Did you realize that not only is God not pleased sometimes with what we do in church, but sometimes it angers him? “They are a trouble unto me; I am weary of bearing them. And when ye spread forth your hands, I will hide mine eyes from you: yea, when ye make many prayers, I will not hear.” We get up Sunday morning and we sort of glibly talk about our prayer, hearing and answering God sometimes when God doesn’t hear the prayers of men. “Your hands are full of blood, wash yourselves, make yourselves clean; put away the evil of your doings from before mine eyes; cease to do evil; Learn to do well; seek justice, relieve the oppressed, judge the fatherless, plead for the widow.”
If I were to sum this up, we could sum it up in this way by just saying wickedness and worship for that’s what it is. Iniquity, wickedness, even the solemn meeting, worship, and you know that Hebrew word for the solemn meeting is a word that looks at a group of people who crowd into a place so that they are horridly standing room. And so you have the picture of great crowds that press into the temple area in order to offer their sacrifices, in order to tread the courts of the temple and it’s all vanity. It’s emptiness. That’s the word he uses, emptiness. So we brag about our church attendance.
Now I want to say a word or two, too, to some in our evangelical churches too. I am quite sure that what Isaiah has in mind is an apostate situation. And so he has in mind, a church, which denies the fundamentals of the Christian faith, which are that Jesus Christ is the son of God, that He has offered himself upon the cross at Calvary, a sacrifice before God, which satisfies his justice and his holiness, and upon the basis of which God freely offers eternal life to all who will simply believe. That’s the full message. That’s the good news. That He was raised from the dead, that He ascended to the right hand of God, that he shall come again, that He shall establish his kingdom, that those who put their trust in him are preserved into this presence and live there forever more. Those are the Christian facts and I am sure that he has in mind an organization, which denies those fundamental things but still carries on outwardly all of its meetings, its Sunday school, its morning worship, its evening meeting, its prayer meeting, all of its women’s meetings, all of its men’s meetings, all of its special meetings, all of its festivals like Christmas, Easter and Thanksgiving, and all of the rest and God says it’s emptiness, emptiness, in fact iniquity, your solemn meeting.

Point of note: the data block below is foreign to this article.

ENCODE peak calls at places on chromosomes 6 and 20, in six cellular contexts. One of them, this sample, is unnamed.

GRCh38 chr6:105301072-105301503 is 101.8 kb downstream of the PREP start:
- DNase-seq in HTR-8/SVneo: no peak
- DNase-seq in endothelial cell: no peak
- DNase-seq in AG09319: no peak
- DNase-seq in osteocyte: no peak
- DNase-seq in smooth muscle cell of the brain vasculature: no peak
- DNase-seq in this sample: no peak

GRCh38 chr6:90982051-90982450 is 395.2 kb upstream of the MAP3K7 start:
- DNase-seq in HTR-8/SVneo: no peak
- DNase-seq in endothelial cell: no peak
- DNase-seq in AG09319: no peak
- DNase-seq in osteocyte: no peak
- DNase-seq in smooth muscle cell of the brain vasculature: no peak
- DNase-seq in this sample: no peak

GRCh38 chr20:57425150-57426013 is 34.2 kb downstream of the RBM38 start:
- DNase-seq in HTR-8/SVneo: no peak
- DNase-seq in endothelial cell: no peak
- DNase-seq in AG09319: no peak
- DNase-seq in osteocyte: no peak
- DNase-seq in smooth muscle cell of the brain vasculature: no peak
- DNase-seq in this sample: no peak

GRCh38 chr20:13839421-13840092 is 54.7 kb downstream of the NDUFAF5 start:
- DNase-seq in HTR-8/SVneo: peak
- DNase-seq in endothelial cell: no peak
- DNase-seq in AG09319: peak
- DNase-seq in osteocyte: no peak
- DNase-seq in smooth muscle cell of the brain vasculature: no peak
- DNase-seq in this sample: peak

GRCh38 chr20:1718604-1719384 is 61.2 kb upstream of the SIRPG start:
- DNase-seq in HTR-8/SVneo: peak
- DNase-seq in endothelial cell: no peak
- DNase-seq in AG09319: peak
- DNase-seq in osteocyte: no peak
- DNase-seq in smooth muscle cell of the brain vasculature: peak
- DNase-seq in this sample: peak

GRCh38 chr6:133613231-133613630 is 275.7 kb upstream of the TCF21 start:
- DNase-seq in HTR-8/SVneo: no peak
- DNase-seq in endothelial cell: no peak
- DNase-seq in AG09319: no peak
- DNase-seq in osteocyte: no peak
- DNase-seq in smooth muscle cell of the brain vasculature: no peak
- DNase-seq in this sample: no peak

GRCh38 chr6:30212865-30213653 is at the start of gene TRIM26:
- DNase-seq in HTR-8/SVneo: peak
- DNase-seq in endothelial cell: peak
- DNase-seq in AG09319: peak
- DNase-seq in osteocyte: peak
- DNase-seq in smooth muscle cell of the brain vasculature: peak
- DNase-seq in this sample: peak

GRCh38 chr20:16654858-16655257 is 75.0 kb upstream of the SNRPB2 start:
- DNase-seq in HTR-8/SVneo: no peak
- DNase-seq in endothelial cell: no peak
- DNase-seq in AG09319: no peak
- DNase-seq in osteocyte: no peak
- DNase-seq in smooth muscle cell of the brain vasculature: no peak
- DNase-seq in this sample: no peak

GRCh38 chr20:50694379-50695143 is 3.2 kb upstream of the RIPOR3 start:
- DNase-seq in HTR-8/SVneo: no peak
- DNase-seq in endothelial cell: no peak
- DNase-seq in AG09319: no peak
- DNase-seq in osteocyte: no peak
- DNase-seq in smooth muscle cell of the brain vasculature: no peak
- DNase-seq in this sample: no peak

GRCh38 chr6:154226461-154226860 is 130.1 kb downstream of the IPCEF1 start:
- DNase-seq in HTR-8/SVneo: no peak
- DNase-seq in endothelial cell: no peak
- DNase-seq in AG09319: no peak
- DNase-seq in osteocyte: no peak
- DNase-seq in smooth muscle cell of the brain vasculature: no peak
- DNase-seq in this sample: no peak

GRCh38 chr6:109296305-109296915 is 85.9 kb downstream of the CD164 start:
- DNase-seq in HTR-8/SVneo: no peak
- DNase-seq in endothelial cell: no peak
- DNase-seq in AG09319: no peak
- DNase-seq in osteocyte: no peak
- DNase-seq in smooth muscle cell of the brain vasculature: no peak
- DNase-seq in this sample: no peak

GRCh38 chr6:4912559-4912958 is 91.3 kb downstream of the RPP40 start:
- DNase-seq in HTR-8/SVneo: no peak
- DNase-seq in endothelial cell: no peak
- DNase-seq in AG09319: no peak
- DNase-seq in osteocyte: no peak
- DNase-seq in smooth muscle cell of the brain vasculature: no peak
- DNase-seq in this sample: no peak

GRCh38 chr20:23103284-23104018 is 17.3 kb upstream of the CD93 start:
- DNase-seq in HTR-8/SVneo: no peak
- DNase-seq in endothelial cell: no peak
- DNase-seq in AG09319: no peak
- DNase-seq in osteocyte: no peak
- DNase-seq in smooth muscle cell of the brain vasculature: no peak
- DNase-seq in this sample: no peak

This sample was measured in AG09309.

But let me say this. While I think that’s primarily what he has in mind, don’t forget that that great organization into which thousands of people crowd today was one time a little organization of simple-hearted Christian believers who had bowed before the cross and had acknowledged the love of God in Jesus Christ, and had been one to him, and had called him Lord, and who taught those truths to their children and to their children’s children, but departure came. There was a cooling of ardor. There was a love for other things instead of the Scriptures, a love for pleasure perhaps more than a love for Jesus Christ, and as these things came, the children noticed. They saw that mother and father were not living by faith, so why should they? And it wasn’t long before faith was gone but they still carried out the outward. And I am so afraid in our evangelical churches throughout this land that we are in a process just like this. And oh, let me tell you there is nothing that can possibly stay there and turn it except what Isaiah calls upon Israel to do and that is to repent. Brought by the spirit of God an acknowledgement of where we have gone and are pleading with him to bring us back, and it’s wonderful to know that he is always ready to do it.
You will notice that when Isaiah speaks about the specific things that they are to do in verses 16 and 17, they are all very practical. In fact there are eight admonitions in verses 16 and 17. I have often wondered why they are so practical and I think the reason is this, we can kid ourselves that we are back when we are not. We can get down on our knees and say, “Oh! God, I have sinned.” Even Pharaoh can say that, and Saul can say that, and Judas said that. “I’ve sinned and I’ve betrayed the innocent blood”, and we think we are back. But there are always some outward tests and here they are. Now today, I think the outward tests come when a man gets down upon his knees and gets back in to fellowship of God by confession of his sin and then the practical tests of love for the saints of God, of practical care for them and for their needs. These are the things that mark out the genuine repentance.
Now Donald Grey Barnhouse who led me to the Lord used to tell the story of a butcher who is converted. Someone said to him, “What difference has Jesus Christ made in your life?” He said, “I no longer weigh my thumb.” He had been weighing his thumb. He said he got almost an ounce, an extra ounce out of that thumb but he managed to just let kind of hangover the meat. And he said ever afterwards, he didn’t weigh his thumb. And when those came in whom he had wronged, he added one ounce for his thumb thereafter. That’s what I think Isaiah has in mind here, some of those practical things.